A fisherman’s marriage ceremony ring looped about a neckerchief for safekeeping. Buttons manufactured of important metals to serve as a kind of everyday living insurance for the wearer. Sculptural white hats produced from fabric stretching up to 10 toes long.
These curious sartorial facts, ubiquitous in Dutch clothing above 100 decades back, are alive and properly in the conventional communities captured by 21-12 months-aged Netherlands-primarily based photographer Ezra Böhm.
Böhm’s goal was to seize a perception of community that he thinks is disappearing in modern day modern society. Credit score: Ezra Böhm
Böhm’s photographs appear like relics from the 19th century, with solemn — and normally unsmiling — subjects dressed in conventional Dutch outfits. But these usually are not contrived costumes: The wearers are devoted to preserving their cultural heritage by donning historic garments to attend church or go on choir outings.
“I began the sequence by emailing historic museums,” Böhm claimed in excess of email. “Soon after a though I arrived into get hold of with some people who are nevertheless carrying the costumes these days. When I experienced (recognized) get hold of with them, things went speedily. There are only a several persons who have on conventional clothing and they generally know every single other.”
An graphic from Böhm’s series, “The Identity of Holland.” Credit history: Ezra Böhm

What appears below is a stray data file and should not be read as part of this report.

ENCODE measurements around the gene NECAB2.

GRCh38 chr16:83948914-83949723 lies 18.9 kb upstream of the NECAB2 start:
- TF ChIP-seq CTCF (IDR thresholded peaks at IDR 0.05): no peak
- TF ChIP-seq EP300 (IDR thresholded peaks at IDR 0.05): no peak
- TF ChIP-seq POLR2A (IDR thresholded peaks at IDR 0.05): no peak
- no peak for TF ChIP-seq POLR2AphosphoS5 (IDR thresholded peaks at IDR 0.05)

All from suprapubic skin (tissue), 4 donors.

It took Böhm over a calendar year to exploration, go to and doc these close-knit communities. He often photographed multi-generational people in intimate options — in entrance of a tiled fireside as a fire heated a copper kettle, or within an antiquated drawing room as his subjects drank tea. Even with the absence of smiles, a tenderness emanates from the images.
“The target was to rejoice and cherish the previous lifestyle of the Netherlands,” Böhm reported. “But aside from all the natural beauty, these communities have something useful in prevalent that we generally miss in modern day culture: togetherness, stability and delight,
“Quite a few men and women now have missing their cultural roots and can feel alienated in a culture full of international citizens. By displaying these communities to the globe, I hope that folks start out to seem at their have cultural roots again.”
Böhm, a college student at the Nederlandse Academie voor Beeldcreatie in Eindhoven, will acquire 30,000 euros’ ($33,000) well worth of Sony pictures products for his college.
Vietnamese photographer Tri Nguyen received the Youth classification at the Sony Images Awards for this image visualizing themes of self-reflection. Credit rating: Tri Nguyen
The competition’s prime prize was awarded to 43-12 months-old Adam Ferguson, whose picture sequence “Migrantes” depicts the lifetime of migrants in Mexico, in the vicinity of the US border. Shot in black and white, the job saw Ferguson subvert the standard narrative of documentary pictures by involving his topics in the creation of their own images — usually permitting them hit the shutter. The end result is an affecting portrayal of the harrowing realities of migration.
Ferguson’s profitable photograph series was titled “Migrantes.” Credit history: Adam Ferguson
“Winning the Photographer of the 12 months award provides this story an additional existence,” Ferguson mentioned in a statement. “It permits a new viewers to hook up with the critical tales of the individuals who shared their story with me.”